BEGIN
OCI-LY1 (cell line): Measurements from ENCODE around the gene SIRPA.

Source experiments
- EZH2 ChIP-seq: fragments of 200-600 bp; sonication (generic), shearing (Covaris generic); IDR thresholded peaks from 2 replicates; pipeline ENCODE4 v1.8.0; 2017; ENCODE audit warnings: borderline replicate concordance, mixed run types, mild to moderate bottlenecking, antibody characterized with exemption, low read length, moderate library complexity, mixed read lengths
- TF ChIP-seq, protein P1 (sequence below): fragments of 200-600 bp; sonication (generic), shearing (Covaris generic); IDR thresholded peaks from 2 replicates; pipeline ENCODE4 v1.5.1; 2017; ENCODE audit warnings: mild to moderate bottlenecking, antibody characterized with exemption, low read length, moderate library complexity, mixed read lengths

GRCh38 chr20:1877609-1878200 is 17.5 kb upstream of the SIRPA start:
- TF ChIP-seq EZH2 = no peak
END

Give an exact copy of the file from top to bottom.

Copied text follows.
OCI-LY1 (cell line): Measurements from ENCODE around the gene SIRPA.

Source experiments
- EZH2 ChIP-seq: fragments of 200-600 bp; sonication (generic), shearing (Covaris generic); IDR thresholded peaks from 2 replicates; pipeline ENCODE4 v1.8.0; 2017; ENCODE audit warnings: borderline replicate concordance, mixed run types, mild to moderate bottlenecking, antibody characterized with exemption, low read length, moderate library complexity, mixed read lengths
- TF ChIP-seq, protein P1 (sequence below): fragments of 200-600 bp; sonication (generic), shearing (Covaris generic); IDR thresholded peaks from 2 replicates; pipeline ENCODE4 v1.5.1; 2017; ENCODE audit warnings: mild to moderate bottlenecking, antibody characterized with exemption, low read length, moderate library complexity, mixed read lengths

GRCh38 chr20:1877609-1878200 is 17.5 kb upstream of the SIRPA start:
- TF ChIP-seq EZH2 = no peak